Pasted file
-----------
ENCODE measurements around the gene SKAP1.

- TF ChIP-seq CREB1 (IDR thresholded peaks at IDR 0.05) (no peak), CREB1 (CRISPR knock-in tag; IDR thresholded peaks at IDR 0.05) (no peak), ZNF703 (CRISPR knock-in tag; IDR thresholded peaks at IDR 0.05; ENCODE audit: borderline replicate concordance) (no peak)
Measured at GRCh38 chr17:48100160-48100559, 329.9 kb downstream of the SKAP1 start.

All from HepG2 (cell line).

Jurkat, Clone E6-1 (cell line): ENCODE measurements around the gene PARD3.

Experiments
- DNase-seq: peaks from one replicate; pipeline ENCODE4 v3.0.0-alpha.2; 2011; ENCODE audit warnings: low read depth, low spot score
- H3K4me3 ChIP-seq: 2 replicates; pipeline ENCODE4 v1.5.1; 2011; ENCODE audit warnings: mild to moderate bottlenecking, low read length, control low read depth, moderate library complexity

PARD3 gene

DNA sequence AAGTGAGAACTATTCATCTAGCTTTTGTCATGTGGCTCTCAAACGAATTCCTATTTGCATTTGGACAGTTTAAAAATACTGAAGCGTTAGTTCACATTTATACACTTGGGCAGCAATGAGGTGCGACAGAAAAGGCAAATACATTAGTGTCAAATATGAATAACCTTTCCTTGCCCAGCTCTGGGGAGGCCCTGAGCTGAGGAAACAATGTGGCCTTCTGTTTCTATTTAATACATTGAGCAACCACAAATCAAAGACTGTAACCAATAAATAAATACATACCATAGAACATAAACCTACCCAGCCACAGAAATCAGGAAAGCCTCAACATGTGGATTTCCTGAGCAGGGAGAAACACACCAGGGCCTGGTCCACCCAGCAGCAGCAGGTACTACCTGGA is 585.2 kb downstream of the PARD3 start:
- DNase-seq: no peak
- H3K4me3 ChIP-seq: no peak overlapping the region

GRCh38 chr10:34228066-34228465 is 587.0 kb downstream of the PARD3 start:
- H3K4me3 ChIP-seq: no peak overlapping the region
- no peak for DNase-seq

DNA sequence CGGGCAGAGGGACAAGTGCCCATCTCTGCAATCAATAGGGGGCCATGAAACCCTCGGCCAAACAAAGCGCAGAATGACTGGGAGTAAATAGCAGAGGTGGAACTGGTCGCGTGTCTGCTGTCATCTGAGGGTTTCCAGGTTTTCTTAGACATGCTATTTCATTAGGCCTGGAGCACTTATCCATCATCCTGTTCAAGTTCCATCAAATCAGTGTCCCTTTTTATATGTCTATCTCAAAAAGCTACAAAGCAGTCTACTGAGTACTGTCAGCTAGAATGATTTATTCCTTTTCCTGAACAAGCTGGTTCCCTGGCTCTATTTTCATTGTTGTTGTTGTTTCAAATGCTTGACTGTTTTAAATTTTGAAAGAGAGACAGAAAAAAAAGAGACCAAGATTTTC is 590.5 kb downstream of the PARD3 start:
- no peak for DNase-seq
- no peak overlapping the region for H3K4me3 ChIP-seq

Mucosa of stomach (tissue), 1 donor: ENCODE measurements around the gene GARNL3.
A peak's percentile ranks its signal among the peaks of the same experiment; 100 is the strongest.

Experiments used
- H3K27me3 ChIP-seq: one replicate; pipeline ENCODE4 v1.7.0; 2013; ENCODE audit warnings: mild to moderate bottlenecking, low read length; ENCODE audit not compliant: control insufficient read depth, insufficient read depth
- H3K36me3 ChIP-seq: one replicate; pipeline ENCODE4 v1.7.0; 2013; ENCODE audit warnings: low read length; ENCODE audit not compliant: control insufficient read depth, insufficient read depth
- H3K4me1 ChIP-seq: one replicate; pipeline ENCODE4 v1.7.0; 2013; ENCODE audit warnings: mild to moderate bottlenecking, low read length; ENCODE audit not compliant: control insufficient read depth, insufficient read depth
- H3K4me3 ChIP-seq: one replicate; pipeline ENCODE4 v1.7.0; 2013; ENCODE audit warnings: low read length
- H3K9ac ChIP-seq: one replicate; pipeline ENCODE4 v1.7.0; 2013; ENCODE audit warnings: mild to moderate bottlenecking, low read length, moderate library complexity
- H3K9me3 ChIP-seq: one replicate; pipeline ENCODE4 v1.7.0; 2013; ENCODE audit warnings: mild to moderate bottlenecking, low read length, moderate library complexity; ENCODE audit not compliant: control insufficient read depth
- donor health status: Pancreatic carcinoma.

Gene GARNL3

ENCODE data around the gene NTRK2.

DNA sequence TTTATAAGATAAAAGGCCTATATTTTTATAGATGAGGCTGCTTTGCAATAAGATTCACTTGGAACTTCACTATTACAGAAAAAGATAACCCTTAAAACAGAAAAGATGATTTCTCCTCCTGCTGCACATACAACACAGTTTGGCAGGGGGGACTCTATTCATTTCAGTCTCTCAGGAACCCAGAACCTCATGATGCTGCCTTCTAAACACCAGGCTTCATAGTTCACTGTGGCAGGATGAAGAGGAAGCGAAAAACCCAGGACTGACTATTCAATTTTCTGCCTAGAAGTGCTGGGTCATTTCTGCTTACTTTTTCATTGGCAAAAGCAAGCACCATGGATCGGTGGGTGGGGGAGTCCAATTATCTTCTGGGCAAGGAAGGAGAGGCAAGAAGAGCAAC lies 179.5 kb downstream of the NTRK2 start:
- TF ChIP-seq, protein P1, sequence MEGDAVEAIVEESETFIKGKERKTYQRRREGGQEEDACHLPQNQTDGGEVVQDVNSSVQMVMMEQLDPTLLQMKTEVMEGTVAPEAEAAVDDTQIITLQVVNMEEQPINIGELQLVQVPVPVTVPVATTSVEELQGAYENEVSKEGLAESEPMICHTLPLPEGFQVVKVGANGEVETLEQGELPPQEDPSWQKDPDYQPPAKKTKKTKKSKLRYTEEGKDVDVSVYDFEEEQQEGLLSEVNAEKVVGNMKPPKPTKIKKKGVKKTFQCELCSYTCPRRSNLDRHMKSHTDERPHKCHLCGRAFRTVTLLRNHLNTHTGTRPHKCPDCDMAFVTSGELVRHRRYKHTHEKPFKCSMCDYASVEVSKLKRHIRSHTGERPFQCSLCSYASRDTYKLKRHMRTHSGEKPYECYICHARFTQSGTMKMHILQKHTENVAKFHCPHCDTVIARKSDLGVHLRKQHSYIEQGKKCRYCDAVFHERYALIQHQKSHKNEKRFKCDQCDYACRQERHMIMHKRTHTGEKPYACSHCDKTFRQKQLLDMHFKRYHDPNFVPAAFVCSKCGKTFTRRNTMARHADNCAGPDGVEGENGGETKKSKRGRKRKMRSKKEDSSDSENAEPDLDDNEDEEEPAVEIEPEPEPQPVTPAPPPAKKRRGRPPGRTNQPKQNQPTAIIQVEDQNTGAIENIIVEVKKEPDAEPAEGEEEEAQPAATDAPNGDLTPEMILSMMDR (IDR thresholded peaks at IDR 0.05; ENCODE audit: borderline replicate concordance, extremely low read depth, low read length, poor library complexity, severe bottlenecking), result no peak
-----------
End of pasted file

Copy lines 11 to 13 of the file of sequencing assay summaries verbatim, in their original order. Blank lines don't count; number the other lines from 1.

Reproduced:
- DNase-seq: no peak
- H3K4me3 ChIP-seq: no peak overlapping the region

GRCh38 chr10:34228066-34228465 is 587.0 kb downstream of the PARD3 start: